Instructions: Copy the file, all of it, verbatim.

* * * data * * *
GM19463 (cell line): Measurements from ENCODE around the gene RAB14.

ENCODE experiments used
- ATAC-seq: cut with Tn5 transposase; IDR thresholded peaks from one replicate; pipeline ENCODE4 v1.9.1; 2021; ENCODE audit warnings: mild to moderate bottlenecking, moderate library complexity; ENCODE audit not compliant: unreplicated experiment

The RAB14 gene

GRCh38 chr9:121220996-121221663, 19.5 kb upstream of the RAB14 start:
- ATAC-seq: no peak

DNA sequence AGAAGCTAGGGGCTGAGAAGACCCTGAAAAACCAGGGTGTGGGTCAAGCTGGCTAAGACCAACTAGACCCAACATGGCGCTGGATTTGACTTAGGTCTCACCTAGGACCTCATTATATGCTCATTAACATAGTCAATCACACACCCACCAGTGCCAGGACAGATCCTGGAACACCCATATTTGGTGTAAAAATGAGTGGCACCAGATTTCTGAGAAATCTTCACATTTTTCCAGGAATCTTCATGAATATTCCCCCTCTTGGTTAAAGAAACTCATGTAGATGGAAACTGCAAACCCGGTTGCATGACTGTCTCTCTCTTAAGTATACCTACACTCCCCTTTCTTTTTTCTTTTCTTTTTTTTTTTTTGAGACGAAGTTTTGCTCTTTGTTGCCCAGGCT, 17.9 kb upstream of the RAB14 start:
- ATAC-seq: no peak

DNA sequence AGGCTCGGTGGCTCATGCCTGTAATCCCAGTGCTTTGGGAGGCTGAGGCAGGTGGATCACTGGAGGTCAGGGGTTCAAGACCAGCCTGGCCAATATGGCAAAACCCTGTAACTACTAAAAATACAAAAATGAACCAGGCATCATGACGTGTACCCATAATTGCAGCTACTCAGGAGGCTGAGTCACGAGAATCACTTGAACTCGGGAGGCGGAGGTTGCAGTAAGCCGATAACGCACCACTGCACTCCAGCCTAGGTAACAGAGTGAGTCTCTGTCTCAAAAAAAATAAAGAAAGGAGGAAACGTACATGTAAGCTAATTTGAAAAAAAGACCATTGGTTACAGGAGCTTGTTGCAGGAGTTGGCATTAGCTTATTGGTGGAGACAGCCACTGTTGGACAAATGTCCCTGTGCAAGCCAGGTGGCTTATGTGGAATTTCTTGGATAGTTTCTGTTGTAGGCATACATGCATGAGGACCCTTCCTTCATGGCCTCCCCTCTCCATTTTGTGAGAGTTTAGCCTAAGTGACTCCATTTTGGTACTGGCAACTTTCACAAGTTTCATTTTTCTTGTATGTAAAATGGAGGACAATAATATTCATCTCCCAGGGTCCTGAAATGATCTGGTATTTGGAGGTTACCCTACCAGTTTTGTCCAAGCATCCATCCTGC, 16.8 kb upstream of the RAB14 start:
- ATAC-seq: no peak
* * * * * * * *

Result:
GM19463 (cell line): Measurements from ENCODE around the gene RAB14.

ENCODE experiments used
- ATAC-seq: cut with Tn5 transposase; IDR thresholded peaks from one replicate; pipeline ENCODE4 v1.9.1; 2021; ENCODE audit warnings: mild to moderate bottlenecking, moderate library complexity; ENCODE audit not compliant: unreplicated experiment

The RAB14 gene

GRCh38 chr9:121220996-121221663, 19.5 kb upstream of the RAB14 start:
- ATAC-seq: no peak

DNA sequence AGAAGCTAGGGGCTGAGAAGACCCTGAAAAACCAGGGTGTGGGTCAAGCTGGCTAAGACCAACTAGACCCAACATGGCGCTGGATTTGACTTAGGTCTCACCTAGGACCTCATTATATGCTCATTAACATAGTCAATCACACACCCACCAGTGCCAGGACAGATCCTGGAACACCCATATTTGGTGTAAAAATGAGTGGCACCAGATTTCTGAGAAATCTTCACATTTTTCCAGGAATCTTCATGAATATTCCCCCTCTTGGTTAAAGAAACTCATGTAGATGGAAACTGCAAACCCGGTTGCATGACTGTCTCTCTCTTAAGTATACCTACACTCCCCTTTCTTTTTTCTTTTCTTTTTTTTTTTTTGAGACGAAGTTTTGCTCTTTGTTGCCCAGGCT, 17.9 kb upstream of the RAB14 start:
- ATAC-seq: no peak

DNA sequence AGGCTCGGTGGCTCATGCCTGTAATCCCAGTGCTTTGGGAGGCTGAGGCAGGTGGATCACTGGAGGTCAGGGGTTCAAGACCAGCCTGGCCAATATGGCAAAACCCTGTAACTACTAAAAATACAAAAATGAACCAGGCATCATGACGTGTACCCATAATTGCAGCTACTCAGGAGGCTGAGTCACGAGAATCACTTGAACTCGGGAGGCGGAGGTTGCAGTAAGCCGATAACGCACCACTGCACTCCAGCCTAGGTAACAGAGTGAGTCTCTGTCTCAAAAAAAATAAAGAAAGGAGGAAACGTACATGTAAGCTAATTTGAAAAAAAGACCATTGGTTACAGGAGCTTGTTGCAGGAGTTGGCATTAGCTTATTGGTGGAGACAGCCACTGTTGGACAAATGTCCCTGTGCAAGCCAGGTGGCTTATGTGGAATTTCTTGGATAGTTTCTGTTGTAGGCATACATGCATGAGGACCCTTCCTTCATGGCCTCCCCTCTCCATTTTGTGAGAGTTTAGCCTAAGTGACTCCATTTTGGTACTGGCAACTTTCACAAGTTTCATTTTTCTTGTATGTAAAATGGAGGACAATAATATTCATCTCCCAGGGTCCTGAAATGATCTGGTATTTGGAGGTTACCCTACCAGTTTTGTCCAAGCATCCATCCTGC, 16.8 kb upstream of the RAB14 start:
- ATAC-seq: no peak